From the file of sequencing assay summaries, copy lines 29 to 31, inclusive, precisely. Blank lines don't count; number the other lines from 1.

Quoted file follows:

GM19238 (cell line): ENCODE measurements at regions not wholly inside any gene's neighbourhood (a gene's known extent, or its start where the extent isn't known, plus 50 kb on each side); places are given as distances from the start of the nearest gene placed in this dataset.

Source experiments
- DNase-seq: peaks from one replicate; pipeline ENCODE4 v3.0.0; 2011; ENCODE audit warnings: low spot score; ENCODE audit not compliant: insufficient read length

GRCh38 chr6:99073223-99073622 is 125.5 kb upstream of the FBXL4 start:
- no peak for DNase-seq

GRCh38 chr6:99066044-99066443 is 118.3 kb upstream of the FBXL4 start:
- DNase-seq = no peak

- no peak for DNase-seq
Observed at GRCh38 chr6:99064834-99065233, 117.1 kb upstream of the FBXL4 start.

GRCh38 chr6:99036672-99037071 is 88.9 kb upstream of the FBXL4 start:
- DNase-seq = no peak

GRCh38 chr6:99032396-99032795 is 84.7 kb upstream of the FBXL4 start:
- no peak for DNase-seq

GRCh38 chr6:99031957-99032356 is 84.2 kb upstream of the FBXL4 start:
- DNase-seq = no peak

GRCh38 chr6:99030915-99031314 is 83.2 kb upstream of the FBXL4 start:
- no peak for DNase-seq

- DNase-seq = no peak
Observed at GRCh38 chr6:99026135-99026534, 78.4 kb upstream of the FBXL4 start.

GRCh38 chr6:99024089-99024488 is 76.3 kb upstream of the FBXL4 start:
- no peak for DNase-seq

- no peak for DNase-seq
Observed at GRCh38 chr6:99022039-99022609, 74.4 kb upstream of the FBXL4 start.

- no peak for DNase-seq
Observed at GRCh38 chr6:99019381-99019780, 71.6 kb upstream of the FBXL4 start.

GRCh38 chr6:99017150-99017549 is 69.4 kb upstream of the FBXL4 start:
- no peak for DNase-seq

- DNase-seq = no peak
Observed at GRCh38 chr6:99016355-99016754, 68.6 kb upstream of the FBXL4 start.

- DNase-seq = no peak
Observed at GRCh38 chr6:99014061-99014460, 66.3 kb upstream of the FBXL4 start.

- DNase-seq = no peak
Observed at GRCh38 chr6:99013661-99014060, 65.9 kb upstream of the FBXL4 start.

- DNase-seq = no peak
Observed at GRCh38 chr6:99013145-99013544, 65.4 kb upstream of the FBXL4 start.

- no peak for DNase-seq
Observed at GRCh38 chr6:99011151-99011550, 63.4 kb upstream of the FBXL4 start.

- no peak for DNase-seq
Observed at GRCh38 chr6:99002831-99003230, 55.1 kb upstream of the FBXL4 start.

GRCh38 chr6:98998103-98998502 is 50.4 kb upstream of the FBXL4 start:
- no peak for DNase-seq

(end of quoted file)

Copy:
Observed at GRCh38 chr6:99016355-99016754, 68.6 kb upstream of the FBXL4 start.

- DNase-seq = no peak
Observed at GRCh38 chr6:99014061-99014460, 66.3 kb upstream of the FBXL4 start.